Announcer: From the National Institutes of Health in Bethesda, Maryland, this is All About Grants.
Megan Columbus: Welcome to another edition of All About Grants. This is Megan Columbus from the NIH Office of Extramural Research. We’ve all seen it. Investigators working right up to the application due date, hoping to incorporate that last bit of late-breaking data into their application. Sometimes those research findings are not available until just after the deadline. Then what happens, or what do you do when there’s a mistake in your application that you do not discover until after the due date? Can you fix it? We often receive questions about what kinds of material NIH will accept after the due date, but before the actual review happens. Today we have with us Sally Amero, NIH’s Peer Review Policy Officer, to join us again to talk about NIH’s post-submission materials policy. Sally, could you tell us what types of materials NIH will accept after the deadline?
Sally Amero: Sure. So, in broad terms, we will accept materials that arise from an unforeseen administrative issue or event. So let’s say that there was a loss of an investigator, perhaps that investigator moved to another institution and has to be replaced. That could be an unforeseen administrative issue that has a big effect on the review and on the project. Let’s also think about many of the natural disasters that have happened in recent years. Those are unforeseen events that might involve loss of an animal colony or replacement of certain facilities. So that’s the type of thing that will be accepted.
Megan: Those would be fairly unusual events.
Sally: Fairly unusual. Now there is another spoke in the wheel there of the policy which will allow news of a publication that has been accepted. So we will not accept the actual manuscript, but one can inform the reviewers that manuscript has been accepted for publication.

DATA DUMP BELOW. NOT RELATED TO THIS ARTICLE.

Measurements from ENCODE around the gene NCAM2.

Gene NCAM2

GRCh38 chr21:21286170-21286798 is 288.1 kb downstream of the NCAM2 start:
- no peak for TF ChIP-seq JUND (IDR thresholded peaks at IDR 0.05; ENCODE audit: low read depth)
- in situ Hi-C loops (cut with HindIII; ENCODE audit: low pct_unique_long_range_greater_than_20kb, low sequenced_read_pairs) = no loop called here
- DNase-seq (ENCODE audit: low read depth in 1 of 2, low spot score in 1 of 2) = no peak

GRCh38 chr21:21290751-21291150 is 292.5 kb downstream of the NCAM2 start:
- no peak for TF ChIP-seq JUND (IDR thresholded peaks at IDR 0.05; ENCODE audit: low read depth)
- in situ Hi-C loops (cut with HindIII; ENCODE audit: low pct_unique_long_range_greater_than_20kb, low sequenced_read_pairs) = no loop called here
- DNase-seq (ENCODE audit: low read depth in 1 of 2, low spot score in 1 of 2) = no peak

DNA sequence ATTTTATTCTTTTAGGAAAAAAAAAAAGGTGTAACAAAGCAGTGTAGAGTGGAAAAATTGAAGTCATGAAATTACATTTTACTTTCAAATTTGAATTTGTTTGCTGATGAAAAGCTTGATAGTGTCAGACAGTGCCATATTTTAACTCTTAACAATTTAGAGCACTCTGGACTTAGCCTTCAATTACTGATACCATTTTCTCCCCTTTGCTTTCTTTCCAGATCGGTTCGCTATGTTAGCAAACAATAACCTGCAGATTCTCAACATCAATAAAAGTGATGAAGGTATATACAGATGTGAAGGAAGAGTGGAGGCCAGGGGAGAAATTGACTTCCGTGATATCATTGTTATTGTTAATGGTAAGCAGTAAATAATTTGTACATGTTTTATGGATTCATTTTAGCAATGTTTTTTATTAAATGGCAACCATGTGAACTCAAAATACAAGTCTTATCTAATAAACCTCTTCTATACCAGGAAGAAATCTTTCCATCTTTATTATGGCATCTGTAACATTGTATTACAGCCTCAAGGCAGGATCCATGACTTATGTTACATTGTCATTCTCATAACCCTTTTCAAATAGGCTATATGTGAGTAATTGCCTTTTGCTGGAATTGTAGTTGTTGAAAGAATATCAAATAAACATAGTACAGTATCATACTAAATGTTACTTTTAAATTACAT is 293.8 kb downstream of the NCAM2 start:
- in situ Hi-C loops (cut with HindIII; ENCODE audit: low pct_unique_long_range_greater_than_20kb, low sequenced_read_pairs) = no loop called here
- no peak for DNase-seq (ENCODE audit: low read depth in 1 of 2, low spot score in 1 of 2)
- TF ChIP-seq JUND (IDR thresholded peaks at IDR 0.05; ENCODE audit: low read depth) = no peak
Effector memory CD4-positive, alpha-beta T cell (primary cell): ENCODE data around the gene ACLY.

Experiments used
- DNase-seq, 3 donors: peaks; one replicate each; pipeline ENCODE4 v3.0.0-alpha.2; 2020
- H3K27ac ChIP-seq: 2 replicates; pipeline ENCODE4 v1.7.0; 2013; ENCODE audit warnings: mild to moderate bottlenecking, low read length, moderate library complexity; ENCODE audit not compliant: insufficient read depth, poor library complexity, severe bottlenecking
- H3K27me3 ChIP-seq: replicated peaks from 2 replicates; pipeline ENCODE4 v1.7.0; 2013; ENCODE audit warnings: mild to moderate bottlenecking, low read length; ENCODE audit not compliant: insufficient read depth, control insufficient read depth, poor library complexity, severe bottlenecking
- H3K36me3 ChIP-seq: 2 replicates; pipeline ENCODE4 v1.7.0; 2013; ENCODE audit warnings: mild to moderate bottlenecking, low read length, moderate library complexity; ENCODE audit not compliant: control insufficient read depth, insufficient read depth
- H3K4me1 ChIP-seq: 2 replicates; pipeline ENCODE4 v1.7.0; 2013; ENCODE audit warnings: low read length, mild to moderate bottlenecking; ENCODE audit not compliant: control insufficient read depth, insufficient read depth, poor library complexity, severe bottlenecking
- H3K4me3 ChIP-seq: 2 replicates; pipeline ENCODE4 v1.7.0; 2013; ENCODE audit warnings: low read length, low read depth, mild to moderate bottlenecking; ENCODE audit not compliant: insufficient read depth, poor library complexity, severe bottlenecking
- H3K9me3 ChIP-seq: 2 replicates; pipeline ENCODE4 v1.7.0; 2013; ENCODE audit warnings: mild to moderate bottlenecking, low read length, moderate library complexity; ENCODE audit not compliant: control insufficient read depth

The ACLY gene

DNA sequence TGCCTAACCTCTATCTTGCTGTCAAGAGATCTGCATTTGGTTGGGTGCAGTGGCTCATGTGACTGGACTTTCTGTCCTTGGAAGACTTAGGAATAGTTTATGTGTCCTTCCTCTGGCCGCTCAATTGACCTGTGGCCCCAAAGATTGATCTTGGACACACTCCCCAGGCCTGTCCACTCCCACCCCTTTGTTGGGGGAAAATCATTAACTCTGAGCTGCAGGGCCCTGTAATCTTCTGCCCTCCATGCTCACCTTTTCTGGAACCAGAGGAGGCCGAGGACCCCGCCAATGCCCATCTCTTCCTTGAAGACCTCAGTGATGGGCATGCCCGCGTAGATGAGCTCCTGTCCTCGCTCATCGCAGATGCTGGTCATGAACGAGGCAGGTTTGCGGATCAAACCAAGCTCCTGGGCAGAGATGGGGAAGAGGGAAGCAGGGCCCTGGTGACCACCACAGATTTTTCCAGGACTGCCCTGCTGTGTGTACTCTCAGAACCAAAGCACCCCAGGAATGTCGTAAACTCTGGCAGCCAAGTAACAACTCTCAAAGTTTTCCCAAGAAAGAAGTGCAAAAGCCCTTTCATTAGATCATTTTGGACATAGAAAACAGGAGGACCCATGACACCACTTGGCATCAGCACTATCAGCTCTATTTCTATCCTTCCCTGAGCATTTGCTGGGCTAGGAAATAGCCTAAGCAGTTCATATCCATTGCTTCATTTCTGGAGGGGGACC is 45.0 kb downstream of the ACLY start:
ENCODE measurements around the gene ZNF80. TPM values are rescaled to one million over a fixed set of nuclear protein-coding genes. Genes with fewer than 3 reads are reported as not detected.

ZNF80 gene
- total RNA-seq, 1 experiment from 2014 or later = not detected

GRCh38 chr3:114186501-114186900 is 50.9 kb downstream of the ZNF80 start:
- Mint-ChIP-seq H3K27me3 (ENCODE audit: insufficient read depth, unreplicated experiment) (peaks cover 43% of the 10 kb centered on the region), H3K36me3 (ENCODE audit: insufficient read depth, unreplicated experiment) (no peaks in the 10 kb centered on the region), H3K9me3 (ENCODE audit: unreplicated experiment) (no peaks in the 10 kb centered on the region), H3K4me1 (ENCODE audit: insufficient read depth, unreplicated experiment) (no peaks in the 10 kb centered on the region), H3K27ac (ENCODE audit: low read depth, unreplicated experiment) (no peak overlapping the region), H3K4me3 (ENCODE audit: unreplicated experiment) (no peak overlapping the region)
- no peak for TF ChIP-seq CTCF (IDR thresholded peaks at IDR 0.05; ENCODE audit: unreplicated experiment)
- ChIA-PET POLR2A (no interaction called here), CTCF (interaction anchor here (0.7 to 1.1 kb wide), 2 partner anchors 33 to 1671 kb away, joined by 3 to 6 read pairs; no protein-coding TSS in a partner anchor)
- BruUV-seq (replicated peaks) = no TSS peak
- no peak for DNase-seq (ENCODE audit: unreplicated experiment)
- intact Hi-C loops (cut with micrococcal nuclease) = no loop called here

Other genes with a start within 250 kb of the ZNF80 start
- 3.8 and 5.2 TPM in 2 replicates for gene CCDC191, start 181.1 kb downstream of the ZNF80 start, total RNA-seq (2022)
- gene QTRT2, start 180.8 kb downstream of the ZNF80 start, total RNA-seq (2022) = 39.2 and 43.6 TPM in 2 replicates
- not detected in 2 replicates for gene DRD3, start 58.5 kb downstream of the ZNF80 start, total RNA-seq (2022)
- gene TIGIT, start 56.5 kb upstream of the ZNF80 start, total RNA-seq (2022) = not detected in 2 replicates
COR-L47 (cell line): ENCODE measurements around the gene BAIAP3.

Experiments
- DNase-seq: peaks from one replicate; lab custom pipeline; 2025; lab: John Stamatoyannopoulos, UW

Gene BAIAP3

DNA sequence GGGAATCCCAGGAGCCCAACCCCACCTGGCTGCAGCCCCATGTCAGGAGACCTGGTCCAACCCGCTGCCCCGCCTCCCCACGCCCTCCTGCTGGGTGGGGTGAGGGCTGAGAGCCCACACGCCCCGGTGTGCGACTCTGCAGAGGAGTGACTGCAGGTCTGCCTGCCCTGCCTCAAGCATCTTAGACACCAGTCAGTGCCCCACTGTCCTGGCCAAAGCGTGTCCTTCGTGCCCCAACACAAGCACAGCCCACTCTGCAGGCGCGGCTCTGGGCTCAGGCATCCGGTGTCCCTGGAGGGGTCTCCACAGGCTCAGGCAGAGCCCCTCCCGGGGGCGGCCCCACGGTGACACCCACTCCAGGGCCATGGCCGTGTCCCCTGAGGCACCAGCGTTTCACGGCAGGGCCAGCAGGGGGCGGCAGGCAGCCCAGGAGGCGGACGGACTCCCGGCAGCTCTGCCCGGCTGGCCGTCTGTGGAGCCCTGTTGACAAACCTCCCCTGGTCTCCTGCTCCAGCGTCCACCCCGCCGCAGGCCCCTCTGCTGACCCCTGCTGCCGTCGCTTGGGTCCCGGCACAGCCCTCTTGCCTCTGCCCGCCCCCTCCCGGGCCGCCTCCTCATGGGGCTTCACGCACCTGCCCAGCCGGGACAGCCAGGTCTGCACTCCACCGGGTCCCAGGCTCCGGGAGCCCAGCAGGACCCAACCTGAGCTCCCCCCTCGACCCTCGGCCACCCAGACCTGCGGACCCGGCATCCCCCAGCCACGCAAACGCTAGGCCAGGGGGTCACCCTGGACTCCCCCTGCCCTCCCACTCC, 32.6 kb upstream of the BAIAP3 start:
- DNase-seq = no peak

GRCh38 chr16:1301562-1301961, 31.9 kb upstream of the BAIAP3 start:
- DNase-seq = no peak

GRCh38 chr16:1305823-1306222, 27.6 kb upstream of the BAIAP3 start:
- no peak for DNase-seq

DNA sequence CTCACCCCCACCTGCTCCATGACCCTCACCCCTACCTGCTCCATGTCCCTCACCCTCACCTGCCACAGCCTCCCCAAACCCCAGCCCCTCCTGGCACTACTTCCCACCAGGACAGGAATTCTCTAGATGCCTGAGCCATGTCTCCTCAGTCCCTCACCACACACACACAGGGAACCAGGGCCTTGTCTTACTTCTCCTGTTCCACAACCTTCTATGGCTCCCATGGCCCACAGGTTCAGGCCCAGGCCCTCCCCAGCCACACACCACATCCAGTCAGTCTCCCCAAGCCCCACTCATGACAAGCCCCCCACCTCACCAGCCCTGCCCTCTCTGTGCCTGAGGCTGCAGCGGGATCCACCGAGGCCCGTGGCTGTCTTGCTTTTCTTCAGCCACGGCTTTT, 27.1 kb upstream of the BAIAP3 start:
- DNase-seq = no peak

Megan: What about in the case of a single receipt date funding opportunity announcement, so a request for applications, for example. If there’s late-breaking data and this is somebody’s one shot to get this application in, what happens in those cases?
Sally: Well, in those cases we will accept updated specific aims or research strategy pages, late-breaking research findings, or new letters of support or collaboration.
Megan: Okay, so those are handled a little bit differently. Are there exceptions to this policy?
Sally: There are a few. So, one involves certain funding opportunity announcements, which will specify the types of materials that they will accept. So it’s not unusual to see in particular RFAs or PARs statement of the types of materials that will be accepted after the deadline. There’s almost a separate policy for institutional training grants and fellowship applications. And the final exception would be things like videos and devices, which one cannot submit electronically and obviously have to come in after the deadline. Those are accepted at the discretion of the scientific review officer.
Megan: In terms of the timing, so how far before the review takes place would somebody need to contact the scientific review officer to see about submitting these types of materials?
Sally: So there is a cut-off for accepting these materials, which is thirty days before the review panel meets.
Megan: Does the scientific review officer automatically have to accept any of these materials or is that a conversation or a negotiation that’s had?
Sally: No, if they fall under one of these acceptable categories, then it is no longer at the discretion of the scientific review officer.